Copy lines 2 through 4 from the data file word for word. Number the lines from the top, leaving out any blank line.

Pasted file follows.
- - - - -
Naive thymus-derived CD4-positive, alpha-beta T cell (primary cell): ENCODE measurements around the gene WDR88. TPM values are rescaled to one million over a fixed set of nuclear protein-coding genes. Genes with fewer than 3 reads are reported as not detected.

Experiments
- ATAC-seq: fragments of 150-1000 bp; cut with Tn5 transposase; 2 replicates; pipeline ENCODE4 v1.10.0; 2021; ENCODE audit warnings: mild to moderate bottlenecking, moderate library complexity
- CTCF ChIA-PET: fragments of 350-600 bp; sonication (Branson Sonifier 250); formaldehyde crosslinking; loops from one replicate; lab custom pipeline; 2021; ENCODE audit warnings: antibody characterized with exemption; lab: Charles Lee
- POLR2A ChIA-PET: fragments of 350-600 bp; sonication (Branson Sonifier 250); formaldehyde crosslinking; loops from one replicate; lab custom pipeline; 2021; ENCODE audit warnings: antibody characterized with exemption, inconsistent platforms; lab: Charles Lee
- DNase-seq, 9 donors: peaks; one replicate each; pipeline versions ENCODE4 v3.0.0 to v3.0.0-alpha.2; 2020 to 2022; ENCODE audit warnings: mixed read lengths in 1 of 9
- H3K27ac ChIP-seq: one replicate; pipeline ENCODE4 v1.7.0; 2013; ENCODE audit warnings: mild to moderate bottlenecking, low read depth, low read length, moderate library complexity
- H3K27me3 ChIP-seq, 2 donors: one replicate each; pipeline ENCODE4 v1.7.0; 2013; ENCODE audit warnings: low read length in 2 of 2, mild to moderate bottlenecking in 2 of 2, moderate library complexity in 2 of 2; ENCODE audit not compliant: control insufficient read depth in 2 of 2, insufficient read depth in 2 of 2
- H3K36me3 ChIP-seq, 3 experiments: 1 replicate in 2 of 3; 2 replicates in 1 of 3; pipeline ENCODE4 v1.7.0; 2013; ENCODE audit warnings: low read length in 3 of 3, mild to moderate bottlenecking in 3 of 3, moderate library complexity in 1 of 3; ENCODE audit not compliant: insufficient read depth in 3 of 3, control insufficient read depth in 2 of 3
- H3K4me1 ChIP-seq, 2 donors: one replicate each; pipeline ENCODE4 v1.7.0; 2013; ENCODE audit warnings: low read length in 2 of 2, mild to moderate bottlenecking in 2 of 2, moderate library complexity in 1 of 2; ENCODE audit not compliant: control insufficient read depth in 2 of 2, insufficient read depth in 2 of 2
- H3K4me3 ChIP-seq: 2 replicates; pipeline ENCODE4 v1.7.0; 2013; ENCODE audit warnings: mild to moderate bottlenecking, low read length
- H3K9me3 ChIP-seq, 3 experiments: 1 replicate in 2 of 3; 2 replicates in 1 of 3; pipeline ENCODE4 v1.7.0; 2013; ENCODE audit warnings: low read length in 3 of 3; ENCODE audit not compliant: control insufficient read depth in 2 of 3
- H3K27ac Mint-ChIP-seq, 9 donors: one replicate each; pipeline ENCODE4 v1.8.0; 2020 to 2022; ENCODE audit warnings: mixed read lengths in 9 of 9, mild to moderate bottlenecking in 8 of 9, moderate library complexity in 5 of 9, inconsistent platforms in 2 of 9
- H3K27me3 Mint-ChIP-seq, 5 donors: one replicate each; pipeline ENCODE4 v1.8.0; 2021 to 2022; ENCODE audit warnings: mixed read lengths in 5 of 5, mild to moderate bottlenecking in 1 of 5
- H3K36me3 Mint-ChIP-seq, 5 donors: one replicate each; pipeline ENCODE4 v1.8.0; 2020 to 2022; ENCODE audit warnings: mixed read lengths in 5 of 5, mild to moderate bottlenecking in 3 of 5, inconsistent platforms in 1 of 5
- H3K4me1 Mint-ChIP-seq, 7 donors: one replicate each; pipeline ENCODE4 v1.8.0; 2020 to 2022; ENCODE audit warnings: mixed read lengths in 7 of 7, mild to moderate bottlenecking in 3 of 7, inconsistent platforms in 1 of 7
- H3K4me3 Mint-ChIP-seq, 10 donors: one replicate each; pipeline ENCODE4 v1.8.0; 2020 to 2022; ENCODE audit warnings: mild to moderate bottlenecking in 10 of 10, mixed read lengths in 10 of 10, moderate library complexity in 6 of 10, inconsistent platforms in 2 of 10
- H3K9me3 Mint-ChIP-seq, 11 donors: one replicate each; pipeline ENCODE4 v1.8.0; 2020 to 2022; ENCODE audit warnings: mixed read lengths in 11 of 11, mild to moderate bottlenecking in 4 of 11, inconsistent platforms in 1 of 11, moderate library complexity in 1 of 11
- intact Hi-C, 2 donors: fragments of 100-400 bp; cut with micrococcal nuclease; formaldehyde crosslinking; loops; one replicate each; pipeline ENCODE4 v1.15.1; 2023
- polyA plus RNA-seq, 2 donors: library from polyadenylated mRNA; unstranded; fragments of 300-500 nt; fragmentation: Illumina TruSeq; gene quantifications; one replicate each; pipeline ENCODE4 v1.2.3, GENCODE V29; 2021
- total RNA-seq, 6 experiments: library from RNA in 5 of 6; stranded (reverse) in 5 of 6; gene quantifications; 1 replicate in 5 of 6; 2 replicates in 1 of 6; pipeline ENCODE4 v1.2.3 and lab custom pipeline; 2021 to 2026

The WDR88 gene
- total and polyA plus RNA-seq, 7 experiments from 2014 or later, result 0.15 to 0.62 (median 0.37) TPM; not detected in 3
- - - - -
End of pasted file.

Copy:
Experiments
- ATAC-seq: fragments of 150-1000 bp; cut with Tn5 transposase; 2 replicates; pipeline ENCODE4 v1.10.0; 2021; ENCODE audit warnings: mild to moderate bottlenecking, moderate library complexity
- CTCF ChIA-PET: fragments of 350-600 bp; sonication (Branson Sonifier 250); formaldehyde crosslinking; loops from one replicate; lab custom pipeline; 2021; ENCODE audit warnings: antibody characterized with exemption; lab: Charles Lee